By Brian Latham and Janice Kew
Jan. 27 (Bloomberg) -- Zimbabwe’s stock exchange, shut two months after the central bank accused traders of using fraudulent checks, will remain closed until the government agrees on a plan to denominate shares in dollars, the bourse’s chief said.
“We’ve reached agreement in principle to dollarize trading, but there are still some issues,” Emmanuel Munyukwi, chief executive officer of the Zimbabwe Stock Exchange, said in a telephone interview from the capital Harare yesterday. “At this point it’s hard to say how long it will take or when trading will resume.”
Zimbabwe’s dollar, the world’s worst performing currency, has plunged to about 37 million per U.S. dollar at official rates from a 30,000 peg a year ago, and now trades as much as 40 billion on the black market. The U.S. currency is used for daily purchases, when it can be obtained, for ease of transactions. Businesses that trade in Zimbabwean dollars raise prices as many as four times a day.
Zimbabwe has been mired in a decade of economic recession that caused shortages of food, fuel and other basic commodities. At least 2,971 people have died as a result of a cholera outbreak, according to the United Nations. Inflation is about 89.7 sextillion percent, based on estimates by the Cato Institute in November.
The Zimbabwe Stock Exchange has been one place where local assets had been able to make up for some of the currency’s devaluation and inflation. The Zimbabwe Stock Exchange Industrial Index gained 56,436 percent in September, and 3,765 percent in October, according to Bloomberg data.
Trading was stopped from Nov. 21 after Zimbabwe’s central bank accused some traders of using fraudulent checks to buy shares. Eleven companies and nine individuals had their accounts frozen on Nov. 20 after the checks totaling “60 hexillion” Zimbabwe dollars had been used to buy shares, Zimbabwe’s central bank governor Gideon Gono said in a statement.
Lawmakers are discussing whether to use the U.S. dollar, the South African rand or the Zimbabwean dollar in the national budget, due to be presented on Jan. 29, the Herald, based in Harare, reported today. They must also decide whether stockbrokers should be required to lodge dollar deposits with their bankers or the central bank, Munyukwi said. Zimbabwe’s Securities Commission may demand a $500,000 guarantee from stockbrokers before trade on the Zimbabwe Stock Exchange resumes, the Herald reported Jan. 21, citing Willia Bonyongwe, the commission’s chairwoman.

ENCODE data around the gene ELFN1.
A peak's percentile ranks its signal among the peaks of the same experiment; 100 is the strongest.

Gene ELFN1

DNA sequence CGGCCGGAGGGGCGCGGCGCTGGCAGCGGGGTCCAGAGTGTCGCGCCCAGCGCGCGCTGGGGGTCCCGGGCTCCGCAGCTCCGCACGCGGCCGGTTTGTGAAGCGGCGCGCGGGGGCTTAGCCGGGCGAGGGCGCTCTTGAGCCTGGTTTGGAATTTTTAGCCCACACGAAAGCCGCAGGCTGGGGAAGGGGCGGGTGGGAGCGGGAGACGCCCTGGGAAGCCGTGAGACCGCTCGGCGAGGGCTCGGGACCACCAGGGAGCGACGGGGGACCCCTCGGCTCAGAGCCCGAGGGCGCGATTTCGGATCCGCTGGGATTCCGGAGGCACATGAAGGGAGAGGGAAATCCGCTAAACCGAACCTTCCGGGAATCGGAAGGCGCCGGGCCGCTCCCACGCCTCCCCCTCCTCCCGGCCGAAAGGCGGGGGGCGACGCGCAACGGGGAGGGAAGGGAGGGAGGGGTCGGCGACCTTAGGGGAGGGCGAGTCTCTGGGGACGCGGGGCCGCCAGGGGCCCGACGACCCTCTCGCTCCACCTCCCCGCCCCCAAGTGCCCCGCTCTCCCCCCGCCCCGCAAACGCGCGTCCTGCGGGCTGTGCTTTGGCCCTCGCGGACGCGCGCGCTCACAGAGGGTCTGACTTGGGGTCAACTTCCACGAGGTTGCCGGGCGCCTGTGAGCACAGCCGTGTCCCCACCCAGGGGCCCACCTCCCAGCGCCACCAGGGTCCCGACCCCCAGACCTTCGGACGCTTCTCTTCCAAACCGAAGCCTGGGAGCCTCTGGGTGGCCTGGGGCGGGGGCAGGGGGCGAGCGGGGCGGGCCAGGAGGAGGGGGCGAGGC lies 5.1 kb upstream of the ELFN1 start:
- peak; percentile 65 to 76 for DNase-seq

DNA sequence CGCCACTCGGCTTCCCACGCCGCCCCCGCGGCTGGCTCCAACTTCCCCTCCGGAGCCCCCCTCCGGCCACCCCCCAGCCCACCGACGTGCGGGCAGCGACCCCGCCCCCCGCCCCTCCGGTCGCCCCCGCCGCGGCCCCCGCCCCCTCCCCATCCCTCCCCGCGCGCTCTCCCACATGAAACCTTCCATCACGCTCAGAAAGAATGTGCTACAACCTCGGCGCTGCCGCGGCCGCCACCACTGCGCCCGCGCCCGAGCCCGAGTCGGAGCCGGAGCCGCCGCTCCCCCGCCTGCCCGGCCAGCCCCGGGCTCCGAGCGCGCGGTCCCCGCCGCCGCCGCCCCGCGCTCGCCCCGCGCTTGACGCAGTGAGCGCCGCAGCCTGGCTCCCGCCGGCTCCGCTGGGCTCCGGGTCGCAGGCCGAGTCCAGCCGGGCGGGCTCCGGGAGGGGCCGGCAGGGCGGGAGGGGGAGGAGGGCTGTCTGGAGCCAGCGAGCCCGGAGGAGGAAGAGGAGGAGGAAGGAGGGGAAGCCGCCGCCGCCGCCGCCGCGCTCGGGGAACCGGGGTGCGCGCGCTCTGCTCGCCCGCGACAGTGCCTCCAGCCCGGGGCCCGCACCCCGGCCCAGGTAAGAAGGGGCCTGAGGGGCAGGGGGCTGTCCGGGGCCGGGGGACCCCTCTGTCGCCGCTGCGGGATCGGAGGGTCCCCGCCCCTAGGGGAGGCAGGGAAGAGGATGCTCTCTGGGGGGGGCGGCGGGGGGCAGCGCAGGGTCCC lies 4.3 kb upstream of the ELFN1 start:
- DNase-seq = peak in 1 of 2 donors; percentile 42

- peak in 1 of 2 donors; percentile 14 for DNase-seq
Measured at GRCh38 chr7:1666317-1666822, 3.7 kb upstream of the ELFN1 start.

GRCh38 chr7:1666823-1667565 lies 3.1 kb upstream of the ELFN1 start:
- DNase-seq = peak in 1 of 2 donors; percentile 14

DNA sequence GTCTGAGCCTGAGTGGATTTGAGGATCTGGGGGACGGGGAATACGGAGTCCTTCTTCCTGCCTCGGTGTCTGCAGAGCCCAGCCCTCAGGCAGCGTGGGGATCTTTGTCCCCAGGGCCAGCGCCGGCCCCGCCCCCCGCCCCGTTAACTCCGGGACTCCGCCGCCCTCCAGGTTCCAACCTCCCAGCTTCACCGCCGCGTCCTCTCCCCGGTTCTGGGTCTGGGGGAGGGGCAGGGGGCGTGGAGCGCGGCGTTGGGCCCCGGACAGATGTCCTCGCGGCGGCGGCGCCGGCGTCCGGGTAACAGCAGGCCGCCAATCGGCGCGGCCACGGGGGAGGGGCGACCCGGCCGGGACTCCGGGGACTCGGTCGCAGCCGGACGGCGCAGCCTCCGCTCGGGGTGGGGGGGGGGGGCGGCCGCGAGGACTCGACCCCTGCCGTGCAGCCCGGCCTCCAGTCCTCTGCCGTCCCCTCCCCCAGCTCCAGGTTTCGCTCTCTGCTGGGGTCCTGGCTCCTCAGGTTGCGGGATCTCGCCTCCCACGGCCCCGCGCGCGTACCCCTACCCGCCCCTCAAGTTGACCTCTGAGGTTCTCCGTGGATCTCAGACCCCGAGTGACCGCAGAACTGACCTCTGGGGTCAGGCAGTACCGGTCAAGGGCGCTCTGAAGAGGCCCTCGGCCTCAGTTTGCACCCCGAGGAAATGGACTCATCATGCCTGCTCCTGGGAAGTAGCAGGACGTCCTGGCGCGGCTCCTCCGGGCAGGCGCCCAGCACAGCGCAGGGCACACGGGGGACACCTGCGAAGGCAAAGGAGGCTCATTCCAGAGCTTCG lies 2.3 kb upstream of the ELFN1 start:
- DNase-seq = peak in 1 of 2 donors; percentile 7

The prices of stocks will also have to be re-evaluated and a review of taxes will have to take place, Munyukwi added. Some 7 percent of the trade on the Zimbabwe Stock Exchange goes to the government in the form of stamp duty, value-added tax and commissions, Lalla said.
Zimbabwe’s main opposition party will decide this weekend whether to bow to southern African leaders’ insistence that it agree to implement a power-sharing agreement and join President Robert Mugabe’s government.
“In the economic carnage of the last 10 years, the Zimbabwe Stock Exchange has almost been this one beacon of light,” Russell Loubser, chief executive officer of South Africa’s stock exchange, said in an interview on Jan. 20.
The closure of the exchange has left investors with “no vehicle in which to maintain the value of their dollars,” Rishay Lalla, a fund manager at Imara Asset Management said by phone from Harare today. “The price of stocks in the last few months have been distorted because of the hyper inflation.”
To contact the reporter on this story: Brian Latham via Johannesburg at firstname.lastname@example.org or Janice Kew in Johannesburg at email@example.com. Last Updated: January 27, 2009 11:45 EST